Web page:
Rumour has it that the Oris Aquis Depth Guage is going to be discontinued soon and that Oris is working on a follow-up timepiece. The original Oris Aquis Depth Gauge remains a quirky, yet emblematic watch and a perfect statement as to why the Hölstein-based brand is so popular among watch enthusiasts. The bang-for-buck philosophy, mixed with unconventional yet useful features is a strong selling point. As I recently acquired one for my personal collection, we thought it would be good to offer you a closer look at this cool instrument.
Personally, I always liked the Oris Aquis Depth Gauge from the moment it was first released in 2013 in a steel case with a black rubber strap or a matching steel bracelet. A year later this black DLC-coated version was released, this time with a bright yellow rubber strap matching the yellow details on the dial. Compared to the steel one, it featured several other changes that gave it more appeal – to me at least. Even though this is a seven-year-old release, it remains one of the coolest dive watches on the market. Yes, it is bulky and yes, it is not for everyone, but we can only applaud brands for offering a unique take on a tool watch, which features a simple yet effective “complication” in the form of a functioning depth gauge.
It all begins with the packaging as the Oris Aquis Depth Gauge is a proper bit of kit. You get the watch in a hard plastic watertight case, much like a PeliCase. Inside, you find the watch, with the vibrant yellow rubber strap attached and an additional black rubber strap with a second folding buckle. Other than that, a little steel block with a screw-bit, a screwdriver (both used for swapping the strap) and an extra set of strap pins. To complete the package, a set of syringes is supplied, used to clean the cut-out for the depth gauge in the sapphire crystal.
The black DLC-coated stainless steel case seems huge – and quite frankly, it is! At 46mm wide it is certainly not for everyone and given the height of over 15mm, it will stand out on one’s wrist. The total weight of the watch is 187 grams, which is a lot! As a comparison, my Tudor Black Bay 79220N on steel bracelet weighs “only” 165 grams. Despite the large and hefty case, it still wears well, for several reasons. Like all Aquis models, the lugs are short and angled downwards for extra comfort. The rubber strap is very supple, with a nice vanilla scent to it and fitted with a proper folding buckle, also in black DLC. This buckle is another strong argument for that bang-for-buck reputation Oris has. It features an adjustable sliding mechanism so you can lengthen or shorten the strap on the go. Two small pushers allow you to adjust it about a centimetre and a half. The long end of the strap is neatly tucked on the inside so no need for keepers. Finishing touches like the catches in the rubber strap that secure the strap in the buckle really stand out.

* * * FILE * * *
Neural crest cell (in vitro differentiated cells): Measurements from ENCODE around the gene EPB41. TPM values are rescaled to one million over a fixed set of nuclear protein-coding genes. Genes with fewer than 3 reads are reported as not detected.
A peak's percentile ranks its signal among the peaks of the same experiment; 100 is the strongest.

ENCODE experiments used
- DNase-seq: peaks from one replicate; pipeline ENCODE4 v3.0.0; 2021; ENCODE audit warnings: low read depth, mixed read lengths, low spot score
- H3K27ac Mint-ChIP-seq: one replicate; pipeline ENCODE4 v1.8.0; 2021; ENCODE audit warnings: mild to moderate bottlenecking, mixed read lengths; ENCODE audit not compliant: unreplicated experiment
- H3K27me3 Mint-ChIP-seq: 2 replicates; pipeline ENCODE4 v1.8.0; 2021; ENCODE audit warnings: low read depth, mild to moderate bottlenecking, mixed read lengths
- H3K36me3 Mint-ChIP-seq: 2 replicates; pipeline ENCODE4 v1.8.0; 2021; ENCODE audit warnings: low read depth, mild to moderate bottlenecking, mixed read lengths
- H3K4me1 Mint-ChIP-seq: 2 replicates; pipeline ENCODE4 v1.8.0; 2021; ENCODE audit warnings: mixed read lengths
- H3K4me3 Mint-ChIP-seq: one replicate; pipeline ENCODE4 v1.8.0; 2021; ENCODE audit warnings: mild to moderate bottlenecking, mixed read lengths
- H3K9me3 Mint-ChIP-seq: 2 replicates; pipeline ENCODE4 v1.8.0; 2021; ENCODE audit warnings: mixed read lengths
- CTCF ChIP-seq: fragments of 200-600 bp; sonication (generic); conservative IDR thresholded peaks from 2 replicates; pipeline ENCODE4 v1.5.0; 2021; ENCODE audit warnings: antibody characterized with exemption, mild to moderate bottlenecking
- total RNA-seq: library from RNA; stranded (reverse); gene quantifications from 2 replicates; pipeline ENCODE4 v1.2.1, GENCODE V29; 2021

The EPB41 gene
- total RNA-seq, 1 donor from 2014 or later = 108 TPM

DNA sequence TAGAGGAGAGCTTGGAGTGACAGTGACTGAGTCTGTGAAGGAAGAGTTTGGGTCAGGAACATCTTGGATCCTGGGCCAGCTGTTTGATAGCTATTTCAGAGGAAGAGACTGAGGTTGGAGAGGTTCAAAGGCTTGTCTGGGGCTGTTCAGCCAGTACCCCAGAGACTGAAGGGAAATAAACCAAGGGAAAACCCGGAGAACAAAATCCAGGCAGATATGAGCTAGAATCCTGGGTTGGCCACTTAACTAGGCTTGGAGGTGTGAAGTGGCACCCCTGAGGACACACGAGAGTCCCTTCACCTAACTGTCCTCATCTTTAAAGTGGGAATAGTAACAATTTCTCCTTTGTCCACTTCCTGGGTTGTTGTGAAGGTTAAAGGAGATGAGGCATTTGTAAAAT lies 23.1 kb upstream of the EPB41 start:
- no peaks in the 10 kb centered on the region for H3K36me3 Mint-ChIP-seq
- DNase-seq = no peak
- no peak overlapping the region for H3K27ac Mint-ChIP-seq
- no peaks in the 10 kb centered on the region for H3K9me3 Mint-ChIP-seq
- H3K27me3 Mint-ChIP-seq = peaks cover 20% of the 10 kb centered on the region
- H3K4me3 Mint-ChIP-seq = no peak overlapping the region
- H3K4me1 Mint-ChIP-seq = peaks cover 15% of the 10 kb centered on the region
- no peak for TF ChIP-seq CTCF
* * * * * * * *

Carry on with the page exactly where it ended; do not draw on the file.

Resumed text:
Moving from the case to the bezel, this is another area where the DLC-coated version differs from the steel version. It features a brushed tungsten bezel insert with black markings. The bezel is sturdy but easily rotates, with little play. The steel version has a black ceramic bezel insert, so both offer a nice play in contrast between case and bezel. The large and sturdy crown is flanked with crown guards and the solid caseback sits flush with the case. On the back, you can also find an engraved metres-to-feet conversion scale, which helps those not using the metric system. During a dive, it is far from convenient to have it on the back of course, but I guess divers know the conversion from metres to feet. Or at least, I hope they do.